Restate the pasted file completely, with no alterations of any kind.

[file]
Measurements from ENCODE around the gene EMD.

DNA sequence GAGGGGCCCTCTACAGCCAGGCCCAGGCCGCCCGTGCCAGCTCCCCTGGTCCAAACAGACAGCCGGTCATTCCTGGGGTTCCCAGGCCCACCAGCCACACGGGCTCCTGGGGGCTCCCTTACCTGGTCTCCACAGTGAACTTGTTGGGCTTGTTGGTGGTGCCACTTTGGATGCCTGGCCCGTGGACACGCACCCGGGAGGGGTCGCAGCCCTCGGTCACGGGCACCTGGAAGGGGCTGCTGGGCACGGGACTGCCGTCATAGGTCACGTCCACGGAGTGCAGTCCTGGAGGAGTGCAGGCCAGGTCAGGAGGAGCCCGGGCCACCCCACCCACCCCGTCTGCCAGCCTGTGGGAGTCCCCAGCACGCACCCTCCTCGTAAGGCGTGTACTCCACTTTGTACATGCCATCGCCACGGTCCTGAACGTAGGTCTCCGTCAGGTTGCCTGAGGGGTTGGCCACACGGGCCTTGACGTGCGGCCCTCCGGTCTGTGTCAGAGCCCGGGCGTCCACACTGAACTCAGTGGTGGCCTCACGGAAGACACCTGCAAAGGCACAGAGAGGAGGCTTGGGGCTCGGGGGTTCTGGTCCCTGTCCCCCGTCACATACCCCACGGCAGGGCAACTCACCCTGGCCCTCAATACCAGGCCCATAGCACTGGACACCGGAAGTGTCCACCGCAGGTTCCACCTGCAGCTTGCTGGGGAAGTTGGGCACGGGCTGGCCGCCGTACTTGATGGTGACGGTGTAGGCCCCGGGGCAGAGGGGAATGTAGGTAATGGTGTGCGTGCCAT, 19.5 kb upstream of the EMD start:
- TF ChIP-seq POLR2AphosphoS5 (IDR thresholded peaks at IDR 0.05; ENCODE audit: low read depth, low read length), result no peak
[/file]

Measurements from ENCODE around the gene EMD.

DNA sequence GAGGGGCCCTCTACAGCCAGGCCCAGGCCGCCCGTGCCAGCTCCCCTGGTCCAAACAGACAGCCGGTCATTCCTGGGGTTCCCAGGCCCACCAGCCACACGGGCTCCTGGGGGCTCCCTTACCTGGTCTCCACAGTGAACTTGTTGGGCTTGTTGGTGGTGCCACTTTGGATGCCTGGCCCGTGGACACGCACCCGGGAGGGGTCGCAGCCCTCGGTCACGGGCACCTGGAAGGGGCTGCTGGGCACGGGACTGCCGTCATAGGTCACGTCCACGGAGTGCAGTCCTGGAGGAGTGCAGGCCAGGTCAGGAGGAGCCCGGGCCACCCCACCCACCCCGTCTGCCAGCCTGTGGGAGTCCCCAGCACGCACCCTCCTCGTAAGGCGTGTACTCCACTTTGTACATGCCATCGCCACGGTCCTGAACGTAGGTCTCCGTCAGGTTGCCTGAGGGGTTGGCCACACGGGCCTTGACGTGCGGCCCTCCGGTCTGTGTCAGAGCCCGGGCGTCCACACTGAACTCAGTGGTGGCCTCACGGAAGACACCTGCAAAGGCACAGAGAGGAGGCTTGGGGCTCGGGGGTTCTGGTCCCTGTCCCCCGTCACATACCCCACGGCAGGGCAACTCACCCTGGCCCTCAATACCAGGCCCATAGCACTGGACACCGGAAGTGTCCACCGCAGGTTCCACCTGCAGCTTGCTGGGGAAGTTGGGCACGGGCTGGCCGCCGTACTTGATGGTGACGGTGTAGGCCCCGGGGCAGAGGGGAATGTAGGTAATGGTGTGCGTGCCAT, 19.5 kb upstream of the EMD start:
- TF ChIP-seq POLR2AphosphoS5 (IDR thresholded peaks at IDR 0.05; ENCODE audit: low read depth, low read length), result no peak